Cover image for The big killing
The big killing
Wilson, Robert, 1957-
Personal Author:
First Harvest edition.
Publication Information:
Orlando : Harcourt, 2003.

Physical Description:
312 pages : map ; 21 cm.
Geographic Term:
Format :


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Material Type
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X Adult Fiction Popular Materials-Mystery

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In this second novel of the Bruce Medway series, our hero, a go-between and "fixer" for traders in steamy West Africa, smells trouble when a porn merchant asks him to deliver a video at a secret location. Things look up, though, when he's hired to act as minder to Ron Collins, a spoiled playboy looking for diamonds in the Ivory Coast. Medway thinks this could be the answer to his cashflow crisis. But when the video delivery leads to a shootout and the discovery of a mutilated body, he wants out. Obligations keep Medway fixed in the Ivory Coast and he is soon caught up in a terrifying cycle of violence. Unless he can get to the bottom of the mystery, Medway knows that for the savage killer out there in the African night, he is the next target.

Author Notes

ROBERT WILSON is the author of numerous novels, including The Company of Strangers and A Small Death in Lisbon , which won the Gold Dagger Award as Best Crime Novel of the Year from Britain's Crime Writers' Association. A graduate of Oxford University, he has worked in shipping, advertising, and trading in Africa, and has lived in Greece, Portugal, and West Africa.

Reviews 2

Booklist Review

In the second Bruce Medway book, after Instruments of Darkness (2003), the boozing big guy is broke, bored, and killing time in Ivory Coast, awaiting an errand from the millionaire who holds his marker. There's civil war in neighboring Liberia, and locally someone is killing people and gutting them with metal claws. Before you can say the plot thickens, Medway has three jobs: delivering a mysterious videotape, baby-sitting a young diamond trader, and checking up on a missing plantation manager. That everything is related won't come as a surprise, although the manner in which things come together is nearly impossible to predict (mystery lovers lacking stellar powers of concentration may find themselves paging back from time to time to sort it all out). Wilson has chosen a natural setting for his very dark noir and peopled it well, with weary heroes, damaged dames, and slimy lowlifes who employ an excellent hard-boiled parlance. Unfortunately, there's so much of everything--plot, characters, twists, death, and gore--these gifts become a little bit of a burden. --Keir Graff Copyright 2003 Booklist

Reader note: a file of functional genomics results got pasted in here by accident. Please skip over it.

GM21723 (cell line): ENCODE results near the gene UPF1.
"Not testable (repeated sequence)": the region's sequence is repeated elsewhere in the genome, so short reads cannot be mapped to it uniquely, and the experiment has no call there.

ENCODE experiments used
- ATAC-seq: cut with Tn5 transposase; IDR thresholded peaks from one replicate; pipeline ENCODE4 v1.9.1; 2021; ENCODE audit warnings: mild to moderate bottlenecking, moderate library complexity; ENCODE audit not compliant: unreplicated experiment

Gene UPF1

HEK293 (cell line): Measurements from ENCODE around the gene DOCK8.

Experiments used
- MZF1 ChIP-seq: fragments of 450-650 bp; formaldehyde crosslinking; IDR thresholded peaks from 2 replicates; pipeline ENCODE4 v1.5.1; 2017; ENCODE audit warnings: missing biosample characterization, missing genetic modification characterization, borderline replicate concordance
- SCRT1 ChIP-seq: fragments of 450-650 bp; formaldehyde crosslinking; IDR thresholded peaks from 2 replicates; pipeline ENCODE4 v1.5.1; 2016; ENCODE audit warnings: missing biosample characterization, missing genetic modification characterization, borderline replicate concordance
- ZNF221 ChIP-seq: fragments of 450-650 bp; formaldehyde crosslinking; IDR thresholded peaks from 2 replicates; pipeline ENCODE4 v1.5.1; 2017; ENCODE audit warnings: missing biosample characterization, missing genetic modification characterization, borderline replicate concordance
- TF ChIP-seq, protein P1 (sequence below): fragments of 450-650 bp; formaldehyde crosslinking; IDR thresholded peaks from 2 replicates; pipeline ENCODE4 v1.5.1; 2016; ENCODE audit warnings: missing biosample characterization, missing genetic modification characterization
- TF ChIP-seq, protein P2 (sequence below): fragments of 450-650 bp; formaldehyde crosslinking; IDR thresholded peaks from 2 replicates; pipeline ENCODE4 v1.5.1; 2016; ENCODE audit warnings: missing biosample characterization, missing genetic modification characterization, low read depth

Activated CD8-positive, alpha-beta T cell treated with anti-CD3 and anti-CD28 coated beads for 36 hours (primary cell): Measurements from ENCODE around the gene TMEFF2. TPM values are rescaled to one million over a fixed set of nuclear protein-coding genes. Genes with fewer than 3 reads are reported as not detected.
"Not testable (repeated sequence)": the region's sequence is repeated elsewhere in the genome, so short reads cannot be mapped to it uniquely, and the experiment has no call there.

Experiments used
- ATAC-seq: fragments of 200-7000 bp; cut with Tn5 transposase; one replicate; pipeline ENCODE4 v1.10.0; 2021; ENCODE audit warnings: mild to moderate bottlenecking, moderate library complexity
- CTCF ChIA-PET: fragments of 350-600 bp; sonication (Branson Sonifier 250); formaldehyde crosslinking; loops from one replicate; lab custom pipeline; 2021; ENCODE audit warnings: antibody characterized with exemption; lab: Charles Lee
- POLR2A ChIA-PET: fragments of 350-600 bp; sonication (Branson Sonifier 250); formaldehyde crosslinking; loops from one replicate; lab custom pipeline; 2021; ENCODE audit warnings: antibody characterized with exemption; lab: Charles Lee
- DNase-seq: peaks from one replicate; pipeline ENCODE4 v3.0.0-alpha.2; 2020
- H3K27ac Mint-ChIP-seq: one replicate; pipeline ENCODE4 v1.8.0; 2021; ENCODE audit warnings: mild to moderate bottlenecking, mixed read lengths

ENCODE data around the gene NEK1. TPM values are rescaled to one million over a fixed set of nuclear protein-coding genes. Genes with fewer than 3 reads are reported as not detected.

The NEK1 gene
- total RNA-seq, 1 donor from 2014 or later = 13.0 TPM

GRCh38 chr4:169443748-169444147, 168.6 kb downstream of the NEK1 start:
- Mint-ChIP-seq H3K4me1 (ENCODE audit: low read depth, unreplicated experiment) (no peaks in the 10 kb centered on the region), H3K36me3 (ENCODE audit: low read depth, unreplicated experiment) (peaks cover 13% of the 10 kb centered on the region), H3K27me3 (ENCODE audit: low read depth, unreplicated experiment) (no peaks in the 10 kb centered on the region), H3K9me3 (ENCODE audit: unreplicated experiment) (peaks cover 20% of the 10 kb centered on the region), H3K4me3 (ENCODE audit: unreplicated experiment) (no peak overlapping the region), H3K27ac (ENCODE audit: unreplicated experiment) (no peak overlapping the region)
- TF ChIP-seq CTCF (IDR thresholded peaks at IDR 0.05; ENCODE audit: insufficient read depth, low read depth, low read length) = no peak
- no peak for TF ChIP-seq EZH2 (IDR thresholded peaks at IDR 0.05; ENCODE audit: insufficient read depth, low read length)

Publisher's Weekly Review

Even though it was published in the U.K. in 1996, Wilson's second Bruce Medway West African mystery seems particularly timely: at the start, Medway sits in a bar in the Ivory Coast and reads the latest details of a rebel-led war in neighboring Liberia. Those rebels have something to do with a series of murders, beatings, robberies and other assorted acts of mayhem that dog the resilient, alcohol-soaked Englishman as he tries to stay alive. "I do jobs for people who don't want to do the jobs themselves," Medway explains to a very large porno dealer, Fat Paul, who hires him to deliver a video and soon becomes one of the many violated corpses in Bruce's wake. Best known for his Gold Dagger-winning A Small Death in Lisbon, Wilson writes concisely but poetically about a callously brutal side of African life that might shock readers lulled by the sweetness of Alexander McCall Smith's stories about Botswana. But Medway's bloody misadventures, as he tries to protect a pampered diamond dealer from having his stones and his body parts ripped off by corrupt police and other villains, ring with a dark, sad credibility of their own. And Wilson also pulls off the surprising feat of making us see just what it is about life in West Africa that keeps Medway from giving it up to return to England or to follow his lost lover to Berlin. (Nov. 3) Forecast: Wilson isn't about to rival Alexander McCall Smith in the African mystery market, but Graham Greene fans stateside ought to start taking him seriously just as fans have in Britain. (c) Copyright PWxyz, LLC. All rights reserved



Saturday 26th OctoberWe were here again--if you call a hangover company or a slick of methylated sweat a friend-in this bar, this palmleaf-thatched shack set back from the sea in some fractious coconut palms, waiting for the barman to arrive. The head I was nursing (the first since last Saturday) had already been given some hot milk-the Ivorians called it coffee, I called it three grains of freeze-dried and a can of condensed milk. Now it wanted a hair of the dog, and not from any of those manky curs digging themselves into the cool sand outside, and not, definitely not, any of that White Horse that was galloping around my system last night, no sirree. An ice-cold beer was what was needed. One with tears beading on the bottle and the label peeling off. I held my hand out to see how steady we were. No horizontal hold at all. Where was that barman? Once he was here, there'd be security, there'd be options. I could decide whether to hold back and make it look pre-lunch rather than post-breakfast.There he was. I could hear him, the barman, whistling that bloody tune, preparing himself for another day demonstrating the nuances of insouciance which had taken him a lifetime to refine. I sat back on the splintery wooden furniture, opened the Ivoire Soir and relaxed.I'd bought the newspaper from a kiosk in Grand Bassam, the broken-down old port town where I was staying, which was a long spit down a palm-frayed shoreline from Abidjan, the Ivory Coast capital city. I normally used it to stave off the first cold beer of the day and the boredom which came from three weeks waiting for the job I was supposed to be doing not to materialize. This time I was actually reading it. There was some ugly detail about a body, recently discovered in Abidjan, which the BBC World Service had told me, at five o'clock that morning, belonged to James Wilson. He had been a close aide to the President of the neighbouring country of Liberia and the President, as everybody in the Ivory Coast knew, had been captured, tortured and killed last month by the breakaway rebel faction leader, Jeremiah Finn.The World Service had also told me that hundreds of civilian bodies had been uncovered in swampland just north of Springs Payne Airport outside the Liberian capital, Monrovia, and that over the past three days rebel soldiers from Samson Talbot's Liberian Democratic Front had buried more than 500 bodies of mainly Ghanaian and Nigerian civilians in mass graves four miles to the north west of the capital. All this before they rounded off their report on the country's civil war with the positive identification of the strangled and mutilated body of James Wilson who'd been found in the Ebri lagoon near the Treichville quarter of Abidjan yesterday.All this on snatches of dream-torn sleep, with a hangover to support, cold water to shave in and a body that was finding new ways to say-'Enough!' No. It had not been a morning for skipping down to the beach to dance 'highlife' into the lo Excerpted from The Big Killing by Robert Wilson All rights reserved by the original copyright owners. Excerpts are provided for display purposes only and may not be reproduced, reprinted or distributed without the written permission of the publisher.